How long is too long for responsible disclosure?
Carphone Warehouse disclosure practices put under our columnist's spotlight
The fact that bank account details and other personal data of some 2.4 million Carphone Warehouse customers has been compromised is bad enough; that this news broke over the weekend is even worse. Try dealing with your bank or credit card provider on a Saturday or Sunday, in order to notify them of a potential compromise of your data and request they monitor accounts for unusual activity, and you'll know exactly what I mean.
Online banking may well be 24/7 but customer service and support simply does not function in the same way out here in the real world of outsourced call centres and departmental hoops that need jumping through.
Of course, it's not the fault of Carphone Warehouse that it discovered the breach over the weekend is it? Apart that in actual fact it discovered the breach on the Wednesday, that's some three days before it disclosed it to customers whose data may be at risk. My sources inform me that the 'sophisticated cyber-attack' which may also have led to the access of encrypted credit card data of 90,000 customers had most likely been ongoing for two weeks prior to that. So why did it take this huge enterprise so long to go public and give customers an opportunity to defend against the potential abuse of their personal and financial data? Indeed, is a three-day gap between discovery and disclosure responsible?
Carphone Warehouse customers certainly don't appear to think so, if the social media storm that has erupted over the weekend is anything to go by. I have to say that, given the lack of information regarding the attack that we have at this point, I tend to agree with the hoi polloi on this one.
Responsible disclosure is one of my pet peeves, as it really is a vital cog in the wheel of both good security practice and good post-breach reputational damage limitation. I appreciate fully that there is an argument to be had, and one I happen to agree with, that delays in disclosure are necessary when we are talking about vulnerabilities that could be exploited by the bad guys before a patch has been implemented.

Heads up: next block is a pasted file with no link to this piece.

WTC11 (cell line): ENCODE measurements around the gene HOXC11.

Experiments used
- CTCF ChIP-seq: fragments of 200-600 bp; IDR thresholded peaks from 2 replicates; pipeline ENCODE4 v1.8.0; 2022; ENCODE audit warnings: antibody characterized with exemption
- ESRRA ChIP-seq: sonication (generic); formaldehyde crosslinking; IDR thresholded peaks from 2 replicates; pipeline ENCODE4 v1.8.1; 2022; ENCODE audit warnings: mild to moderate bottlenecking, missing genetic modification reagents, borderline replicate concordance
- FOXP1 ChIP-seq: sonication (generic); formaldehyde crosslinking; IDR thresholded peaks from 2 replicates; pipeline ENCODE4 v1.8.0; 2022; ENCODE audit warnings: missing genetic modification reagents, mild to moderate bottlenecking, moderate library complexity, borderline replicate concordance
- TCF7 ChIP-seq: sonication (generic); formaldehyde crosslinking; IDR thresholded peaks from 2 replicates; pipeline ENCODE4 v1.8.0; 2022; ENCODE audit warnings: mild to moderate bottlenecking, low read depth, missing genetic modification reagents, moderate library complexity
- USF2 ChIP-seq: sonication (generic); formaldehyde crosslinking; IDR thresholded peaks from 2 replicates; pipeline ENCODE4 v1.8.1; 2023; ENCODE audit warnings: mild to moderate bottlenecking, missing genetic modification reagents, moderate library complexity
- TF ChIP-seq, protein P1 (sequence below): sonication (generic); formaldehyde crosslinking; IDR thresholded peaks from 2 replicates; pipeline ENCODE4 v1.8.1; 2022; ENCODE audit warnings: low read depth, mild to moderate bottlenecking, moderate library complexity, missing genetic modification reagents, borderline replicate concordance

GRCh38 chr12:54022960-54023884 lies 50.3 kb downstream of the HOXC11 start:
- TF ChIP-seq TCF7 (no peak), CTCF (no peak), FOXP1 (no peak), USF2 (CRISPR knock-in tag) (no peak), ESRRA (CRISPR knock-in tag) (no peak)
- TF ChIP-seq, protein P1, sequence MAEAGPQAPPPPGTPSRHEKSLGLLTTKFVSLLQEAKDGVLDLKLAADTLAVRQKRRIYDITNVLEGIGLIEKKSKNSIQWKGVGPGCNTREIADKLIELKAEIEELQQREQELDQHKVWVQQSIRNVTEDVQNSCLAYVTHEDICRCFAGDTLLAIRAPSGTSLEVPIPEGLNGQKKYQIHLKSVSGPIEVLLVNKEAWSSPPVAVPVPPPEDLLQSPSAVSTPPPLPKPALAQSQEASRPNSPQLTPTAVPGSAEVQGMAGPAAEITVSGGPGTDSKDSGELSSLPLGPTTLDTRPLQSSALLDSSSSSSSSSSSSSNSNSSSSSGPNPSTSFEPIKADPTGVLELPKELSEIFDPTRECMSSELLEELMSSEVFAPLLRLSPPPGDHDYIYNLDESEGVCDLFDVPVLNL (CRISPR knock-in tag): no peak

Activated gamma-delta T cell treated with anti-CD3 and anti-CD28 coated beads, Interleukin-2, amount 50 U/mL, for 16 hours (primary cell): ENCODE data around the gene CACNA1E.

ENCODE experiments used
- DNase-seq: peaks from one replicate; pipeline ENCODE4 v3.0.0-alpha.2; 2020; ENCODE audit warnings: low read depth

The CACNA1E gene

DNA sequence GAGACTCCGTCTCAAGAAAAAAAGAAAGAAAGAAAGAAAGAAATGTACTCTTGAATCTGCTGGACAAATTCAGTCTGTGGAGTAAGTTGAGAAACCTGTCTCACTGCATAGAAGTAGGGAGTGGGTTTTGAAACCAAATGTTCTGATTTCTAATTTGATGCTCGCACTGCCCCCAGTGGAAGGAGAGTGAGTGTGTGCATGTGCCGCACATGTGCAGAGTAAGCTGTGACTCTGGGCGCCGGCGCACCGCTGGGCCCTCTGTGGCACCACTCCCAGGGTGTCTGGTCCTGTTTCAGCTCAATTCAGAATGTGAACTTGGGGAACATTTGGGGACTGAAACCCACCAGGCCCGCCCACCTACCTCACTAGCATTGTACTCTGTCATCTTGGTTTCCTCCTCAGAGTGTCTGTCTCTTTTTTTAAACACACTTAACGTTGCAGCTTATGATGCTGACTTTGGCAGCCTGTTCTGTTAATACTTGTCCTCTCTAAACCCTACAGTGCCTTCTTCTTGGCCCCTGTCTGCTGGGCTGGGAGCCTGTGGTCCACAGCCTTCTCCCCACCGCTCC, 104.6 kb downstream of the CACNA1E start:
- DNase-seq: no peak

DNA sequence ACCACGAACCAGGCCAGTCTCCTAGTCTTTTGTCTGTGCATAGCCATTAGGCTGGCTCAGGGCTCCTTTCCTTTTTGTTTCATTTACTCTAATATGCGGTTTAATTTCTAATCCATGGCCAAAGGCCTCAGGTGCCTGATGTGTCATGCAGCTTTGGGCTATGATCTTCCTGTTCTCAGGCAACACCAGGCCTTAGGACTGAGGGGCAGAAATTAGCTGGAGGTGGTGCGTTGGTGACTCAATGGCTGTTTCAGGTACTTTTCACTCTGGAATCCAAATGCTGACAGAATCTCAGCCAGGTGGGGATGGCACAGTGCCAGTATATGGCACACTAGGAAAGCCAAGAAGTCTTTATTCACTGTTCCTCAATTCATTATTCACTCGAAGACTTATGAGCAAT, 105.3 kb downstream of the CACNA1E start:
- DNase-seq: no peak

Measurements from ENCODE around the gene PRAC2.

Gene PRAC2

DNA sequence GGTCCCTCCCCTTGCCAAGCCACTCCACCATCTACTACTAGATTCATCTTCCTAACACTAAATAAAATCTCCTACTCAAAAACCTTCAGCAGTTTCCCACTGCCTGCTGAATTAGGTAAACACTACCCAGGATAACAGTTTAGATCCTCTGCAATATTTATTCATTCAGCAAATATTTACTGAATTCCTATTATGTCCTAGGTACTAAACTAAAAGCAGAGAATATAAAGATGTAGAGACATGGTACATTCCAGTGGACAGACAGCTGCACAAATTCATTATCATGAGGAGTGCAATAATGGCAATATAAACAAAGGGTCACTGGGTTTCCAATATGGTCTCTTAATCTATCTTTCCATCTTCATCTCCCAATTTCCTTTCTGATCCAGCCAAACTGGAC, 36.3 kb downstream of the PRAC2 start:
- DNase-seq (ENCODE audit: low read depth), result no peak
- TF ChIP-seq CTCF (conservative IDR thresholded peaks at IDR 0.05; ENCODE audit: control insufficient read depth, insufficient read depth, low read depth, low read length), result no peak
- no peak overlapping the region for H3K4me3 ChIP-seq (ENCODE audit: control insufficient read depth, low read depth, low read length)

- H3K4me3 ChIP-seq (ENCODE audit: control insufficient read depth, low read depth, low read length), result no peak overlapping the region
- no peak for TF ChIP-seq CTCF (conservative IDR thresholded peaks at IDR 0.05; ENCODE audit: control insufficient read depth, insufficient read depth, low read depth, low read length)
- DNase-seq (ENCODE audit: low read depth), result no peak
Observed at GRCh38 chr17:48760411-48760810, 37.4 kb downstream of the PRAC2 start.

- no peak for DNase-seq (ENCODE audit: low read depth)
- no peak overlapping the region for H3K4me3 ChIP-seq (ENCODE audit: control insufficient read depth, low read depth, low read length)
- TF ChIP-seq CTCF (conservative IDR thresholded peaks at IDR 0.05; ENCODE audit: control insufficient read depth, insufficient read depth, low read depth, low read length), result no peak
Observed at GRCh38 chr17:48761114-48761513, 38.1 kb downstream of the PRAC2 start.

In those circumstances, customer data is actually being protected by disclosure being delayed. As far as Carphone Warehouse is concerned, I believe the opposite is true: customers need to be informed of the likelihood of compromised personal and financial data as quickly as possible in order to mitigate potential fraud. As quickly as possible in these circumstances means, as far as I am concerned, zero-day disclosure.
Anything other than passing on the information as soon as you have confirmed what has, and has not, been compromised could be construed as negligent in my never humble opinion. I think it's also hugely damaging to your brand. In a crowded marketplace such as the mobile phone one, customers who feel they are being hard done by can, and will, express their anger by visiting one of the myriad other retailers.
If Carphone Warehouse has a breach response plan, one that includes a protocol for disclosure to customers, business partners and the media, then it needs ripping up and re-writing with immediate effect. To paraphrase the puppet Mr Punch "that's not way to do it."
Navigating the new normal: A fast guide to remote working
A smooth transition will support operations for years to comeDownload now
Leading the data race
The trends driving the future of data scienceDownload now
How to create 1:1 customer experiences at scale
Meet the technology capable of delivering the personalisation your customers craveDownload now
How to achieve daily SAP releases
Accelerate the pace of SAP change to support your digital strategyDownload now